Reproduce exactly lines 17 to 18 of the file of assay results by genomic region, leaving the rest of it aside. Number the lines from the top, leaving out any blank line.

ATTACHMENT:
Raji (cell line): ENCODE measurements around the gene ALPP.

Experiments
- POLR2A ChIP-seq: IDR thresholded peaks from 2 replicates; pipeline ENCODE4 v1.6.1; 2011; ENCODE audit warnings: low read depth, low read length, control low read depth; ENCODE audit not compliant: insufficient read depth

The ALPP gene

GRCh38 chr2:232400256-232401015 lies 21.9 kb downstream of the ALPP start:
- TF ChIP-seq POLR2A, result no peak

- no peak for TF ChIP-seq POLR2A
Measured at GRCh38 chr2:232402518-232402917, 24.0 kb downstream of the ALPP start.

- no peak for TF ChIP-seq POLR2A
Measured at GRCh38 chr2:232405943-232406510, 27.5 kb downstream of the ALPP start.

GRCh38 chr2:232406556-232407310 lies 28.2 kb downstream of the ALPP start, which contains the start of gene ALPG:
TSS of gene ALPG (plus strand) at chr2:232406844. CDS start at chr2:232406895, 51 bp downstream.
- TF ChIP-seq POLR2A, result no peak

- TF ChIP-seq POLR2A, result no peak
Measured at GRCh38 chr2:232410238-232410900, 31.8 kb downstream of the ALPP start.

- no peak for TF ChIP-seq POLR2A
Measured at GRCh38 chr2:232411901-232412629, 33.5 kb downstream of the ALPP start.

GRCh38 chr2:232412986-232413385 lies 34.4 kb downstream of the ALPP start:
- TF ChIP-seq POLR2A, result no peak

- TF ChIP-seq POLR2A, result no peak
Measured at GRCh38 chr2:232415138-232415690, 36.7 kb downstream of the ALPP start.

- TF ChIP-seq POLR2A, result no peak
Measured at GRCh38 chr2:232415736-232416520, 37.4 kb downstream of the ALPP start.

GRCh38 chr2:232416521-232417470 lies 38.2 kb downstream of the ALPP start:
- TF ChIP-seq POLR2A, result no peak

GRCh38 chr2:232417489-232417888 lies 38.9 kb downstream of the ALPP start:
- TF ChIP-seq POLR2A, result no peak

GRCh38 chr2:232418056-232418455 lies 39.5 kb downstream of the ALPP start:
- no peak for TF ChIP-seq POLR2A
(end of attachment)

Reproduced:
Measured at GRCh38 chr2:232411901-232412629, 33.5 kb downstream of the ALPP start.

GRCh38 chr2:232412986-232413385 lies 34.4 kb downstream of the ALPP start: